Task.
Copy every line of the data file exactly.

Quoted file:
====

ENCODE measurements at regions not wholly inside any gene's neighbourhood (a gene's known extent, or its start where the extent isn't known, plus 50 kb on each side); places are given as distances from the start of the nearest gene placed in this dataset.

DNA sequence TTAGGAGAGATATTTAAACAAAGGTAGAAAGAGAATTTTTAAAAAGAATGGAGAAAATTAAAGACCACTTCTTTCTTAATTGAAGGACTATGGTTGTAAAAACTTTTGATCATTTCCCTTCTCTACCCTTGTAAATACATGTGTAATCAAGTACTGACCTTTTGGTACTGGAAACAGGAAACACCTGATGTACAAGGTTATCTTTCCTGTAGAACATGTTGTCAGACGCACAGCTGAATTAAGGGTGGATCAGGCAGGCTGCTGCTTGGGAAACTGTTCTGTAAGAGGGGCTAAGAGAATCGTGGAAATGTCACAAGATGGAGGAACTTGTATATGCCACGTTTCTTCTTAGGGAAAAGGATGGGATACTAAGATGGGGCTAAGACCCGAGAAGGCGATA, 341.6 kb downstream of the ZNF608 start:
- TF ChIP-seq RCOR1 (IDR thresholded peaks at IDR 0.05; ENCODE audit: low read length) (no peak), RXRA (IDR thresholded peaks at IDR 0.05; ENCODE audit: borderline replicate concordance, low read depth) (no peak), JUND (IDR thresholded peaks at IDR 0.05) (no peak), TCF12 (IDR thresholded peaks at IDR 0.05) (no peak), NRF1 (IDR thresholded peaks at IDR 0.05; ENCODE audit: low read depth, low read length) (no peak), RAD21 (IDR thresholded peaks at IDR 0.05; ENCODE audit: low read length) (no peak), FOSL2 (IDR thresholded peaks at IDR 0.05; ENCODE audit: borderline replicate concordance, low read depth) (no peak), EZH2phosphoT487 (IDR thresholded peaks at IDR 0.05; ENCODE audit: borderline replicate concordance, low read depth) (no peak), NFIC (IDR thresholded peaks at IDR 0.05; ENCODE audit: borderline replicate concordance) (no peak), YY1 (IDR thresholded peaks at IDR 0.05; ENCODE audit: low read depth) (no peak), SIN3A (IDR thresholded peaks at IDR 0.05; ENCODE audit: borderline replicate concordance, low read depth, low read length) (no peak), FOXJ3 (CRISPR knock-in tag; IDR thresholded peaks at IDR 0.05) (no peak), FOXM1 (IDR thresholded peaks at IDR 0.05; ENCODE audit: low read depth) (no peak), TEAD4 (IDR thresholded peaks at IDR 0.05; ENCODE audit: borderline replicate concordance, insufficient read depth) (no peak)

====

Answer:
ENCODE measurements at regions not wholly inside any gene's neighbourhood (a gene's known extent, or its start where the extent isn't known, plus 50 kb on each side); places are given as distances from the start of the nearest gene placed in this dataset.

DNA sequence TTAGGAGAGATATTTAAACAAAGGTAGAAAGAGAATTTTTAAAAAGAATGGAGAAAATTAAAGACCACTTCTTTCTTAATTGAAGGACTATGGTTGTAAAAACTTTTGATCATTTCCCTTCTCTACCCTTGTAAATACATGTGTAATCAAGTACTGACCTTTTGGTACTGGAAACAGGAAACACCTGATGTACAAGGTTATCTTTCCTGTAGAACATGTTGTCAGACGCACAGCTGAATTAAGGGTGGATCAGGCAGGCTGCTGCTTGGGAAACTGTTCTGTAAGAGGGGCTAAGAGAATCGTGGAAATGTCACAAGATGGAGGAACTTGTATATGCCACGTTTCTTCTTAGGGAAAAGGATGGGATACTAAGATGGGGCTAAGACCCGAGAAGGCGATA, 341.6 kb downstream of the ZNF608 start:
- TF ChIP-seq RCOR1 (IDR thresholded peaks at IDR 0.05; ENCODE audit: low read length) (no peak), RXRA (IDR thresholded peaks at IDR 0.05; ENCODE audit: borderline replicate concordance, low read depth) (no peak), JUND (IDR thresholded peaks at IDR 0.05) (no peak), TCF12 (IDR thresholded peaks at IDR 0.05) (no peak), NRF1 (IDR thresholded peaks at IDR 0.05; ENCODE audit: low read depth, low read length) (no peak), RAD21 (IDR thresholded peaks at IDR 0.05; ENCODE audit: low read length) (no peak), FOSL2 (IDR thresholded peaks at IDR 0.05; ENCODE audit: borderline replicate concordance, low read depth) (no peak), EZH2phosphoT487 (IDR thresholded peaks at IDR 0.05; ENCODE audit: borderline replicate concordance, low read depth) (no peak), NFIC (IDR thresholded peaks at IDR 0.05; ENCODE audit: borderline replicate concordance) (no peak), YY1 (IDR thresholded peaks at IDR 0.05; ENCODE audit: low read depth) (no peak), SIN3A (IDR thresholded peaks at IDR 0.05; ENCODE audit: borderline replicate concordance, low read depth, low read length) (no peak), FOXJ3 (CRISPR knock-in tag; IDR thresholded peaks at IDR 0.05) (no peak), FOXM1 (IDR thresholded peaks at IDR 0.05; ENCODE audit: low read depth) (no peak), TEAD4 (IDR thresholded peaks at IDR 0.05; ENCODE audit: borderline replicate concordance, insufficient read depth) (no peak)